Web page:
Slavery happened in York County, too

The situation

Ten years ago, York County historian June Burk Lloyd wrote about advertisements seeking buyers for enslaved people or the return of enslaved people that regularly appeared in newspapers from the late 1700s and early 1800s.

She wrote in her Universal York blog on the eve of the 150th anniversary of the Battle of Gettysburg in 2013:

“Can you imagine your home town newspaper with ads selling human beings? A 15-year-old being sold because her master/mistress didn’t have enough work for her (seller offering financing) …families split apart … children as young as four being sold away from their mothers?

“Well, it did happen here. The ad above is from a January 1789 issue of the Pennsylvania Herald and York General Advertiser, published in York by Edie and Willcocks. Every issue seems to have ads about slaves for sale or runaway slaves being sought, usually from adjacent Maryland. This is not a proud part of our history.”

She further explored slavery in York County in a York Sunday News column headlined: “Slavery happened in York County, too.”

Indeed, 499 Black people were enslaved in 1790 – the highest of any county in the state. Freedmen living here totaled 837, second in the state to Philadelphia, an indication that many were enslaved before gaining their freedom.

That connection with the stain of slavery and its accompanying discriminatory mindset has a long tail in York County – opposition to Abraham Lincoln 160 years ago, the building of two segregated elementary schools less than a century ago, support to a racist mayor that fostered deadly race riots 50 years ago and more.

Why was York County home to so many enslaved people?

First, a long border with the South was a factor. York County covered 65 miles of the Mason-Dixon Line before 1800, about 30 percent of the original line. After Adams County divided in 1800, York County shared a 40-mile border with Maryland, a lengthy boundary with a Southern slave state. While enslaved people were gradually emancipated after 1780 in Pennsylvania, bondsmen labored in fields just across the border in Maryland until the Civil War. The 1860 census shows 9.1% of the bordering Maryland county of Harford were enslaved.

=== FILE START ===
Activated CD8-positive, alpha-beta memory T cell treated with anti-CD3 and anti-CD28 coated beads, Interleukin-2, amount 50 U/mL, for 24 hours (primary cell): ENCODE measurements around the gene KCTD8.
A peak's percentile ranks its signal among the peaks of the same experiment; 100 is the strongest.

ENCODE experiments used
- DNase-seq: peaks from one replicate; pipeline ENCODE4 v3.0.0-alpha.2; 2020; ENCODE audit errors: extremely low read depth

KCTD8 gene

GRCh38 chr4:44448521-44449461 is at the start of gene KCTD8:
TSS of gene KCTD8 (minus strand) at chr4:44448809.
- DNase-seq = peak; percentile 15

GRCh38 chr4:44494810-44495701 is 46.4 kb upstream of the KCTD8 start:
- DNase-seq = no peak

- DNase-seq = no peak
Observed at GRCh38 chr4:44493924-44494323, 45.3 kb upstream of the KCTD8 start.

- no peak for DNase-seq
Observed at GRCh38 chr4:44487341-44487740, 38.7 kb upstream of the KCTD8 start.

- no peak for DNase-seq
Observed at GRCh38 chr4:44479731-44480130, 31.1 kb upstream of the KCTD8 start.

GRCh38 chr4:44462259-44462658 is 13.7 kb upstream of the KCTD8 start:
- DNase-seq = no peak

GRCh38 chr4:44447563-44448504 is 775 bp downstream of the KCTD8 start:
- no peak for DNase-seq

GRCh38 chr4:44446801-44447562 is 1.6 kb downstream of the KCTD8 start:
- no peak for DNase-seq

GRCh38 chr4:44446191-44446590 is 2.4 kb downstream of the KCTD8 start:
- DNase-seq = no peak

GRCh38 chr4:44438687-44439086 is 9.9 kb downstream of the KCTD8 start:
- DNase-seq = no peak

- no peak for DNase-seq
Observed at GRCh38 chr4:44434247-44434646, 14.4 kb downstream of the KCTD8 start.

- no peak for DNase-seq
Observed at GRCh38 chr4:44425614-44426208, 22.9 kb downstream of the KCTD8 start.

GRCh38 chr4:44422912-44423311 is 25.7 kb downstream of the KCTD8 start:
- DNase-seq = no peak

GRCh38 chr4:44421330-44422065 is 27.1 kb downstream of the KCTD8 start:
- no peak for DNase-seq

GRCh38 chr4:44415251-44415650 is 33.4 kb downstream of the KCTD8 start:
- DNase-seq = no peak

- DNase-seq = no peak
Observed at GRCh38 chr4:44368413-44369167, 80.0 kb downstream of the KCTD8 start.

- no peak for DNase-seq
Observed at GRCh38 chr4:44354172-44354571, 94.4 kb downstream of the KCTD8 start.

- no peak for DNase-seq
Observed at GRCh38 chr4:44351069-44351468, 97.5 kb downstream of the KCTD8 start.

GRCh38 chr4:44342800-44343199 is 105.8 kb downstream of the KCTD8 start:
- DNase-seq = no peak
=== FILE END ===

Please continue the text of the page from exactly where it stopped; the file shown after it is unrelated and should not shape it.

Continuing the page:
Enslaved people also accompanied settlers here, as the following story indicates:

In the late 1750s, Col. James Crouch, from Virginia, arrived in York County with 40 enslaved workers. He married a local woman, Hannah Brown, and improved the land with his enslaved workers.

After about a decade, he prepared to move to Lancaster and hired two auctioneers to sell his enslaved people, livestock, farm utensils and stored tobacco and grain. The goal was for the sale to go on until everything was sold.

Crouch was not alone in enslaving people. Tax records between 1765 and 1787 shows that 30% or those operating local industries used enslaved people for labor and about one-third leased this labor when the need arose.

Enslaved people worked in iron furnaces, mills, tanneries and distilleries. Farmers used enslaved workers to tend to crops, cut wood and serve as teamsters.

This series of maps and graphics help tell the story of enslavement in York County:

Penn State York professor David Latzko provided this graphic, and the two below, showing enslavers by nationality in 1783 in York County. It shows those with Scots-Irish and German backgrounds as the largest holders of those held in bondage.

This shows the townships with the largest numbers of enslaved people in 1783. As an example, southwestern York County, left, and the southeastern part of York County were among the townships with the highest number of enslaved people.
This map, compared to the one above, shows that Scots-Irish are counted in high numbers in both southwestern York County, left, and its southeastern counterpart, right. In summary, if you want to know where slavery was most prevalent in the 1700s, follow the places where Scots-Irish lived marked by the Presbyterian churches where they congregated. In southeastern York County, some German settlers added to the Scots-Irish numbers, both nationalities holders of enslaved people.